Another option would be for them to offer a percentage back as a statement credit on up to $x amount in the first year. For example, American Airlines could offer 10% back on up to $2,000 spent on flights with them in the first year of card membership. Delta sometimes offers a 10% discount on their gift cards, while Alaska Airlines is giving a 10% discount on their gift cards at Costco, so savings of this kind certainly aren’t unheard of for airlines.

If they and/or their partner banks are concerned about how much this would cost, they could choose not to waive the annual fee in the first year, or only award the statement credit at the end of the cardmember year after the annual fee has been paid, similar to how American Express deals with Marriott free night certificates at renewal (i.e. award them 6-8 weeks after renewal so it’s too late to cancel in order to get the annual fee refunded). Even if someone maxed out a $200 statement credit allowance, paying two annual fees of $95 almost makes that a wash for the bank/airline. Once they’ve locked someone into renewing for a second year of card membership, I imagine they’d be more likely to renew in subsequent years too despite not getting a statement credit in future years.

Giving a statement credit in the first year of card membership would incentivize paid travel in the next 12 months which is what airlines and hotels need right now, while also putting money back in the pockets of customers who’d be spending that money anyway in many cases.

6) Discover To Launch Card With Year-Round Categories

At the moment Discover has two main consumer cards. There’s a Discover It card which offers 5% on up to $1,500 of spend per quarter in rotating categories and the Discover It Miles card which offers 1.5 “miles” per dollar on all purchases.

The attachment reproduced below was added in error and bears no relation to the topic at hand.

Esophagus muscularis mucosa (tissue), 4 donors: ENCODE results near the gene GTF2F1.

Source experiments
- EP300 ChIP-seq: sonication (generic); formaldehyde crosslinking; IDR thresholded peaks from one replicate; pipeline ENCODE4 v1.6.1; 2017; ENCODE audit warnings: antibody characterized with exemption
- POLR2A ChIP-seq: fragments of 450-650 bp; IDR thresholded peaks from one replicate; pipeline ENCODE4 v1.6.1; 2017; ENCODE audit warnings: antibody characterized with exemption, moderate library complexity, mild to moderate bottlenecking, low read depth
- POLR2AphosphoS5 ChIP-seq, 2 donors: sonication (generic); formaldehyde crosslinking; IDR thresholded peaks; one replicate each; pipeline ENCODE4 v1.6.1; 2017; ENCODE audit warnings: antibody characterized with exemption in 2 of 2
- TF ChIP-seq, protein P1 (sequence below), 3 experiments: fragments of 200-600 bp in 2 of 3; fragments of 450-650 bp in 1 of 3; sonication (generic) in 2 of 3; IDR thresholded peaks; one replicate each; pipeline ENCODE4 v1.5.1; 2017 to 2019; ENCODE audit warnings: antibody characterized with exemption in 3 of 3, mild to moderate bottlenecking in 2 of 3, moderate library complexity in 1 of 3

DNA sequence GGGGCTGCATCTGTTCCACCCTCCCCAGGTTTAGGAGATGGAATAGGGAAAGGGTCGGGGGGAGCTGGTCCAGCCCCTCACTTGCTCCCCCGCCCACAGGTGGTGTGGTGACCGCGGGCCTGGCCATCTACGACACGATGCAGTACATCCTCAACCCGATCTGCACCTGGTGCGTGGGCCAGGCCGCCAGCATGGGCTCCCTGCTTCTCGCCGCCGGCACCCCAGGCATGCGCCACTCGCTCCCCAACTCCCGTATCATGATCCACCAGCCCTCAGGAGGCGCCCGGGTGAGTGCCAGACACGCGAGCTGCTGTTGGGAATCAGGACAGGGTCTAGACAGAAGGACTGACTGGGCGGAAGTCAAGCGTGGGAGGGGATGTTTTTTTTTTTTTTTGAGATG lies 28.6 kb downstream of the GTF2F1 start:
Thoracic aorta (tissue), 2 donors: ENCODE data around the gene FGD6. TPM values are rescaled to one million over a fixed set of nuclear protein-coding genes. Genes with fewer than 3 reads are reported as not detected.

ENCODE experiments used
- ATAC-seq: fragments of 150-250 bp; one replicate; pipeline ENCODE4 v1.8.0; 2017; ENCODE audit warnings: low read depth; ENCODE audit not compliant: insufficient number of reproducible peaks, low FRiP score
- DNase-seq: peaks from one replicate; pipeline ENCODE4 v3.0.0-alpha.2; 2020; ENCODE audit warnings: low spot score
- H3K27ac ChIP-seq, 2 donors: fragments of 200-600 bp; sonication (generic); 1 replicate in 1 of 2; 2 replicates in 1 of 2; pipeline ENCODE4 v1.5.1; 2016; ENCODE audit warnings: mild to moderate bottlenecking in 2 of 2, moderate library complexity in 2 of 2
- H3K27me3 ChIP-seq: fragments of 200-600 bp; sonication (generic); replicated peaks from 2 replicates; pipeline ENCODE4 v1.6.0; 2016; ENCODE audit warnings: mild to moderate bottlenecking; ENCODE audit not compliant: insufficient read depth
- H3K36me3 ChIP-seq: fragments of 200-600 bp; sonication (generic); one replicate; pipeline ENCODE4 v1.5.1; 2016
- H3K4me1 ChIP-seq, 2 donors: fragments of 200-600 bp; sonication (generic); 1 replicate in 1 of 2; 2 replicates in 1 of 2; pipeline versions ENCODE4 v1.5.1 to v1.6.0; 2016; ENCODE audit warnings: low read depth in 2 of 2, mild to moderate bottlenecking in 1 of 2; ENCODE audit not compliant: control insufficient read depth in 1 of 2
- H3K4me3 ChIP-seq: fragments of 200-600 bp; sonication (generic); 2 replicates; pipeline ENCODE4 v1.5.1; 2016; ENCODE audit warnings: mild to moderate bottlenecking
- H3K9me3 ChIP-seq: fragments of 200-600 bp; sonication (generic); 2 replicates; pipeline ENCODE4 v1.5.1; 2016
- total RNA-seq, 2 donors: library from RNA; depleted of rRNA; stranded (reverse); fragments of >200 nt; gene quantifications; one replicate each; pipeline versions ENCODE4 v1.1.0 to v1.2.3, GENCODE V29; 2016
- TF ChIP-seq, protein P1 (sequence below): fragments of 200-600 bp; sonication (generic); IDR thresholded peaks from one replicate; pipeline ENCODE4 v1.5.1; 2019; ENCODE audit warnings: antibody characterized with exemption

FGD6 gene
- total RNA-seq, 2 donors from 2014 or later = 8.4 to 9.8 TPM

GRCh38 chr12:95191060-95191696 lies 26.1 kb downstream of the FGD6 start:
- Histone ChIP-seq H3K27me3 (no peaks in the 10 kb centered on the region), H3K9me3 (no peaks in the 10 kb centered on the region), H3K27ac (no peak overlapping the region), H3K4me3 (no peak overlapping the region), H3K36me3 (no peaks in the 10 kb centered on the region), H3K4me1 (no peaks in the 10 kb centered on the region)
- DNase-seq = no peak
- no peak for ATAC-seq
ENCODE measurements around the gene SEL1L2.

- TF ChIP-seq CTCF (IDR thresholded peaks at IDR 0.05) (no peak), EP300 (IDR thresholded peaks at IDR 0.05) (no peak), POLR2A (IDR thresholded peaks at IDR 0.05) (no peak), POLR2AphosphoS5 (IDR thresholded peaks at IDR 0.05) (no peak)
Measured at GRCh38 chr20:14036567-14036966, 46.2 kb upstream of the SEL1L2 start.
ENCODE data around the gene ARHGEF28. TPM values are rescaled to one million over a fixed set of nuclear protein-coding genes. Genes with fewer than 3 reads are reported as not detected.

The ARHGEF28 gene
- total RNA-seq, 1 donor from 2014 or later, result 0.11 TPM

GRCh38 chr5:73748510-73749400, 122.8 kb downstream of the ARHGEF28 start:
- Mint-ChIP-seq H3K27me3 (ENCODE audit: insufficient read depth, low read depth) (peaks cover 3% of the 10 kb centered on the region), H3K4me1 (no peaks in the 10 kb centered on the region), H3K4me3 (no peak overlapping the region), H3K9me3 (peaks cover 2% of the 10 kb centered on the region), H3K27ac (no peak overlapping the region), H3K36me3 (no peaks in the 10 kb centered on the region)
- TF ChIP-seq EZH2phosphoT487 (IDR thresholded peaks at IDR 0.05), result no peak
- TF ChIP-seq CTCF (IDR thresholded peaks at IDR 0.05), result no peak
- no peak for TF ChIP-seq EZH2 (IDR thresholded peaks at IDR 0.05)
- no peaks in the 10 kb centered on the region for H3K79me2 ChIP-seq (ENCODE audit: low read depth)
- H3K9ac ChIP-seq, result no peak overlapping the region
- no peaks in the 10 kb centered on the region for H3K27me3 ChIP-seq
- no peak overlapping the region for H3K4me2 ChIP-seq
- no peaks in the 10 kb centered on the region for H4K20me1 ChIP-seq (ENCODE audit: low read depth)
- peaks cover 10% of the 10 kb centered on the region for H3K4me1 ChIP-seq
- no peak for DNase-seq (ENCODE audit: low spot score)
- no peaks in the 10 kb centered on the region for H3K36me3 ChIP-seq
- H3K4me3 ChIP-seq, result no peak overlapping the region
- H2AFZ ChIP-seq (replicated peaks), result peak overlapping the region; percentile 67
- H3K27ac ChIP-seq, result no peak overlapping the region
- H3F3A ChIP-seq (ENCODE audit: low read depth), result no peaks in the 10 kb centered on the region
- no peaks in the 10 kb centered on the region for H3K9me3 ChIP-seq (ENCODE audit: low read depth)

My prediction is that they’ll add a third card to the lineup, one which will offer bonused spend in certain categories year-round. Who knows what that would look like if it were to happen, but perhaps something like 3% for all online spending or 3% for groceries, gas and dining. With that latter option, that might cover enough of your regular person’s spending that they simply use their Discover card for everything.

7) Marriott To Offer At Least One Decent Promotion

My sole successful prediction for 2020 was that Marriott would continue offering poor promotions and that came true. I’d figured they’d at least make an effort to reward people staying with them during the pandemic, but they chose the opposite approach, not having any kind of bonus point promotion running at times.

Perhaps I have Stockholm Syndrome, but I’m predicting that they’ll have at least one decent promotion in 2021. I’ve no idea what “decent” would constitute for Marriott, but if they make me go “Ooh”, I’ll count that as a win seeing as my normal reaction to their promotions has been “Oof”.

Ideally (well, ideally for me anyway) it would involve bonus points rather than bonus elite nights, but a creative elite nights promo might still get me going “Ooh”. Something like 1x elite nights on your first stay, 2x elite nights on your second stay, 3x elite nights on your third stay and 4x elite nights on subsequent stays would be innovative. Even if a promotion like that was only valid on paid nights (so people couldn’t game it with category 1 award stays), I would regard that as decent.

Final Thoughts

Looking back through these predictions, I’m not at all convinced that any of them will come true during 2021. I feel like they’re all conceivable, but as to their likelihood – who knows?

There’s certainly plenty of ammunition here for a post roast from Greg or Nick on a future podcast episode though.